“I was obliged，” replied the yard-dog. “They turned me out of doors， and chained me up here. I had bitten the youngest of my master’s sons in the leg， because he kicked away the bone I was gnawing. ‘Bone for bone，’ I thought； but they were so angry， and from that time I have been fastened with a chain， and lost my bone. Don’t you hear how hoarse I am. Away， away！ I can’t talk any more like other dogs. Away， away， that is the end of it all.”
But the Snow Man was no longer listening. He was looking into the housekeeper’s room on the lower storey； where the stove stood on its four iron legs， looking about the same size as the Snow Man himself. “What a strange crackling I feel within me，” he said. “Shall I ever get in there？ It is an innocent wish， and innocent wishes are sure to be fulfilled. I must go in there and lean against her， even if I have to break the window.”
“You must never go in there，” said the yard-dog， “for if you approach the stove， you’ll melt away， away.”
“I might as well go，” said the Snow Man， “for I think I am breaking up as it is.”
During the whole day the Snow Man stood looking in through the window， and in the twilight hour the room became still more inviting， for from the stove came a gentle glow， not like the sun or the moon； no， only the bright light which gleams from a stove when it has been well fed. When the door of the stove was opened， the flames darted out of its mouth； this is customary with all stoves. The light of the flames fell directly on the face and breast of the Snow Man with a ruddy gleam. “I can endure it no longer，” said he； “how beautiful it looks when it stretches out its tongue？”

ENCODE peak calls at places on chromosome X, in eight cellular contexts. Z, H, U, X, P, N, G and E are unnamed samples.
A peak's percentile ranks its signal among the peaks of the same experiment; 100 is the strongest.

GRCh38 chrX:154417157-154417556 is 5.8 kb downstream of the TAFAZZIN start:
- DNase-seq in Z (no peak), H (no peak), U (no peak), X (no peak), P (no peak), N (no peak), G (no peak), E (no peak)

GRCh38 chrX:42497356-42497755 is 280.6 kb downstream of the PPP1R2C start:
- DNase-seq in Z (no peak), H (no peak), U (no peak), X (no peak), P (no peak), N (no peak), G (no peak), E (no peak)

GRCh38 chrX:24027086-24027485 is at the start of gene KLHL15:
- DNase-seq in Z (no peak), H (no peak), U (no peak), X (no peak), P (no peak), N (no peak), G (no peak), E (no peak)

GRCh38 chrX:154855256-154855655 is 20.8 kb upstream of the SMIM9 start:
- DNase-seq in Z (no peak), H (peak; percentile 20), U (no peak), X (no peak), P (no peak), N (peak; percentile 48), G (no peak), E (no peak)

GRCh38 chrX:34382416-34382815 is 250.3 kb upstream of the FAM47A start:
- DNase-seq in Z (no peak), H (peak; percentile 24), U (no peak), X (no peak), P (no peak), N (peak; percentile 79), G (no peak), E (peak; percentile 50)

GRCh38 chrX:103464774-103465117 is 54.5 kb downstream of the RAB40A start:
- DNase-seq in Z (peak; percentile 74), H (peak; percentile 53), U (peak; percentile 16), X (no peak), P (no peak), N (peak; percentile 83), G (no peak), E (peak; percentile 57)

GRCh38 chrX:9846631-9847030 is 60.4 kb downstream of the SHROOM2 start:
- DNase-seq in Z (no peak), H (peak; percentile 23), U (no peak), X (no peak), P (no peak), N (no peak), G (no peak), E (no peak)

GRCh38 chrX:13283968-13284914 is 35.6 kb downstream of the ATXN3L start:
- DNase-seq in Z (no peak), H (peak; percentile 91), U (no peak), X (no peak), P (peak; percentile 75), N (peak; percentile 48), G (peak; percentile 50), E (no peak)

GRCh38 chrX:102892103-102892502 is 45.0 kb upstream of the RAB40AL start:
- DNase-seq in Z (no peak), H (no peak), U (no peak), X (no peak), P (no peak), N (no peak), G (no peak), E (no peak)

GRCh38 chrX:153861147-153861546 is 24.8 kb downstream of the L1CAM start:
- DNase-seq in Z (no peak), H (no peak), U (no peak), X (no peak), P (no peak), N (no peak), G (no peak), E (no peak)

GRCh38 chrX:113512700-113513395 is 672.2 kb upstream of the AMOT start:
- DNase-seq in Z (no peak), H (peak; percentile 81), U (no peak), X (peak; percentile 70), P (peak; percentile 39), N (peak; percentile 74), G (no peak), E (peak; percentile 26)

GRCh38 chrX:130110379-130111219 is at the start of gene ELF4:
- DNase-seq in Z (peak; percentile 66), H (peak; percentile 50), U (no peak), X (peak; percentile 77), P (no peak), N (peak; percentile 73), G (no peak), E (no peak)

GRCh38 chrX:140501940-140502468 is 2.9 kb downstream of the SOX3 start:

The night was long， but did not appear so to the Snow Man， who stood there enjoying his own reflections， and crackling with the cold. In the morning， the window-panes of the housekeeper’s room were covered with ice. They were the most beautiful ice-flowers any Snow Man could desire， but they concealed the stove. These window-panes would not thaw， and he could see nothing of the stove， which he pictured to himself， as if it had been a lovely hubeing. The crackled and the wind whistled around him； it was just the kind of frosty weather a Snow Man might thoroughly enjoy. But he did not enjoy it； how， indeed， could he enjoy anything when he was “stove sick？”
“That is terrible disease for a Snow Man，” said the yard-dog； “I have suffered from it myself， but I got over it. Away， away，” he barked and then he added， “the weather is going to change.” And the weather did change； it began to thaw. As the warmth increased， the Snow Man decreased. He said nothing and made no complaint， which is a sure sign. One morning he broke， and sunk down altogether； and， behold， where he had stood， something like a broomstick remained sticking up in the ground. It was the pole round which the boys had built him up. “Ah， now I understand why he had such a great longing for the stove，” said the yard-dog. “Why， there’s the shovel that is used for cleaning out the stove， fastened to the pole.” The Snow Man had a stove scraper in his body； that was what moved him so. “But it’s all over now. Away， away.” And soon the winter passed. “Away， away，” barked the hoarse yard-dog. But the girls in the house sang，
“Come from your fragrant home， green thyme；
Stretch your soft branches， willow-tree；
The months are bringing the sweet spring-time，
When the lark in the sky sings joyfully.
Come gentle sun， while the cuckoo sings，
And I’ll mock his note in my wanderings.”
And nobody thought any more of the Snow Man.